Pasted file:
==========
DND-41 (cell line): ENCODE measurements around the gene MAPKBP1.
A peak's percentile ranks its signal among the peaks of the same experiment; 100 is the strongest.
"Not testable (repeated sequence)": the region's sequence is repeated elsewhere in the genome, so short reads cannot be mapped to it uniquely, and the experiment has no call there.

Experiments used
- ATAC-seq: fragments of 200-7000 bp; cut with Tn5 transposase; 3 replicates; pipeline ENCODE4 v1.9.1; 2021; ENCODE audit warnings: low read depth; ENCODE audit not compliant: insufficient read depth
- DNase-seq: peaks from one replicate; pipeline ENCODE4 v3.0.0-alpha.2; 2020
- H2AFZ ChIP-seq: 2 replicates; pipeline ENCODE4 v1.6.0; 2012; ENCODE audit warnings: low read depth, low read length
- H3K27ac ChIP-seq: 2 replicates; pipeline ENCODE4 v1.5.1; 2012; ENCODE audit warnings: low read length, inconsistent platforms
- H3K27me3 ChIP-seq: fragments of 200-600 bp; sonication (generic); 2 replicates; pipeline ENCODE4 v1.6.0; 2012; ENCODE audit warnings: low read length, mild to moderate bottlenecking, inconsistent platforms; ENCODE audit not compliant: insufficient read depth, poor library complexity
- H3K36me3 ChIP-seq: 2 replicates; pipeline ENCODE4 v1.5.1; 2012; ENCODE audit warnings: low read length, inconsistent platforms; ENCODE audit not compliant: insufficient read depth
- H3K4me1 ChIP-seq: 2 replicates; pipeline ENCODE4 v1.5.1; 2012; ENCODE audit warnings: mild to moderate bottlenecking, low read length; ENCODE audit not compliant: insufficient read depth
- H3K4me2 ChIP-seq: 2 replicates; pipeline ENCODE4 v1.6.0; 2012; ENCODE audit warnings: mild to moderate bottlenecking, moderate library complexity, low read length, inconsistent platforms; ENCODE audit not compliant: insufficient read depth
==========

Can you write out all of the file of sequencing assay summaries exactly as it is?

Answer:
DND-41 (cell line): ENCODE measurements around the gene MAPKBP1.
A peak's percentile ranks its signal among the peaks of the same experiment; 100 is the strongest.
"Not testable (repeated sequence)": the region's sequence is repeated elsewhere in the genome, so short reads cannot be mapped to it uniquely, and the experiment has no call there.

Experiments used
- ATAC-seq: fragments of 200-7000 bp; cut with Tn5 transposase; 3 replicates; pipeline ENCODE4 v1.9.1; 2021; ENCODE audit warnings: low read depth; ENCODE audit not compliant: insufficient read depth
- DNase-seq: peaks from one replicate; pipeline ENCODE4 v3.0.0-alpha.2; 2020
- H2AFZ ChIP-seq: 2 replicates; pipeline ENCODE4 v1.6.0; 2012; ENCODE audit warnings: low read depth, low read length
- H3K27ac ChIP-seq: 2 replicates; pipeline ENCODE4 v1.5.1; 2012; ENCODE audit warnings: low read length, inconsistent platforms
- H3K27me3 ChIP-seq: fragments of 200-600 bp; sonication (generic); 2 replicates; pipeline ENCODE4 v1.6.0; 2012; ENCODE audit warnings: low read length, mild to moderate bottlenecking, inconsistent platforms; ENCODE audit not compliant: insufficient read depth, poor library complexity
- H3K36me3 ChIP-seq: 2 replicates; pipeline ENCODE4 v1.5.1; 2012; ENCODE audit warnings: low read length, inconsistent platforms; ENCODE audit not compliant: insufficient read depth
- H3K4me1 ChIP-seq: 2 replicates; pipeline ENCODE4 v1.5.1; 2012; ENCODE audit warnings: mild to moderate bottlenecking, low read length; ENCODE audit not compliant: insufficient read depth
- H3K4me2 ChIP-seq: 2 replicates; pipeline ENCODE4 v1.6.0; 2012; ENCODE audit warnings: mild to moderate bottlenecking, moderate library complexity, low read length, inconsistent platforms; ENCODE audit not compliant: insufficient read depth